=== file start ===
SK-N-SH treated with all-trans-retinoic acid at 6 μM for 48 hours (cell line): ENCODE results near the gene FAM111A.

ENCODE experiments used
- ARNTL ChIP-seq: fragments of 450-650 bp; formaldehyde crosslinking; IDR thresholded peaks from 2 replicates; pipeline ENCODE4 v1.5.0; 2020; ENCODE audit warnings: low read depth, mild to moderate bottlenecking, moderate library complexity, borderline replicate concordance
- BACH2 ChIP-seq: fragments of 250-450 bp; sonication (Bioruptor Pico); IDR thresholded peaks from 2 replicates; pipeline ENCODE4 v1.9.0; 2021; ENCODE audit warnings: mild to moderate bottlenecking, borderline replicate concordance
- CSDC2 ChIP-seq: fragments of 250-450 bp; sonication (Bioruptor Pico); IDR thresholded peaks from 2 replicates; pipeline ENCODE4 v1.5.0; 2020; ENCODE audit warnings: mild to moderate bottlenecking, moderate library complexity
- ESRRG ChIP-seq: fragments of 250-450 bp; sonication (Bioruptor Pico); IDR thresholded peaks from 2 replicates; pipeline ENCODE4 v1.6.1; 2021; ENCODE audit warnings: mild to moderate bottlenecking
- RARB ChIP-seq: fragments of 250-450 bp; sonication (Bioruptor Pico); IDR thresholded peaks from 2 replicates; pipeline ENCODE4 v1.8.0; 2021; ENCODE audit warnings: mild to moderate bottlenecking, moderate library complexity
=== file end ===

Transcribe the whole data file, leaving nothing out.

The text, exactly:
SK-N-SH treated with all-trans-retinoic acid at 6 μM for 48 hours (cell line): ENCODE results near the gene FAM111A.

ENCODE experiments used
- ARNTL ChIP-seq: fragments of 450-650 bp; formaldehyde crosslinking; IDR thresholded peaks from 2 replicates; pipeline ENCODE4 v1.5.0; 2020; ENCODE audit warnings: low read depth, mild to moderate bottlenecking, moderate library complexity, borderline replicate concordance
- BACH2 ChIP-seq: fragments of 250-450 bp; sonication (Bioruptor Pico); IDR thresholded peaks from 2 replicates; pipeline ENCODE4 v1.9.0; 2021; ENCODE audit warnings: mild to moderate bottlenecking, borderline replicate concordance
- CSDC2 ChIP-seq: fragments of 250-450 bp; sonication (Bioruptor Pico); IDR thresholded peaks from 2 replicates; pipeline ENCODE4 v1.5.0; 2020; ENCODE audit warnings: mild to moderate bottlenecking, moderate library complexity
- ESRRG ChIP-seq: fragments of 250-450 bp; sonication (Bioruptor Pico); IDR thresholded peaks from 2 replicates; pipeline ENCODE4 v1.6.1; 2021; ENCODE audit warnings: mild to moderate bottlenecking
- RARB ChIP-seq: fragments of 250-450 bp; sonication (Bioruptor Pico); IDR thresholded peaks from 2 replicates; pipeline ENCODE4 v1.8.0; 2021; ENCODE audit warnings: mild to moderate bottlenecking, moderate library complexity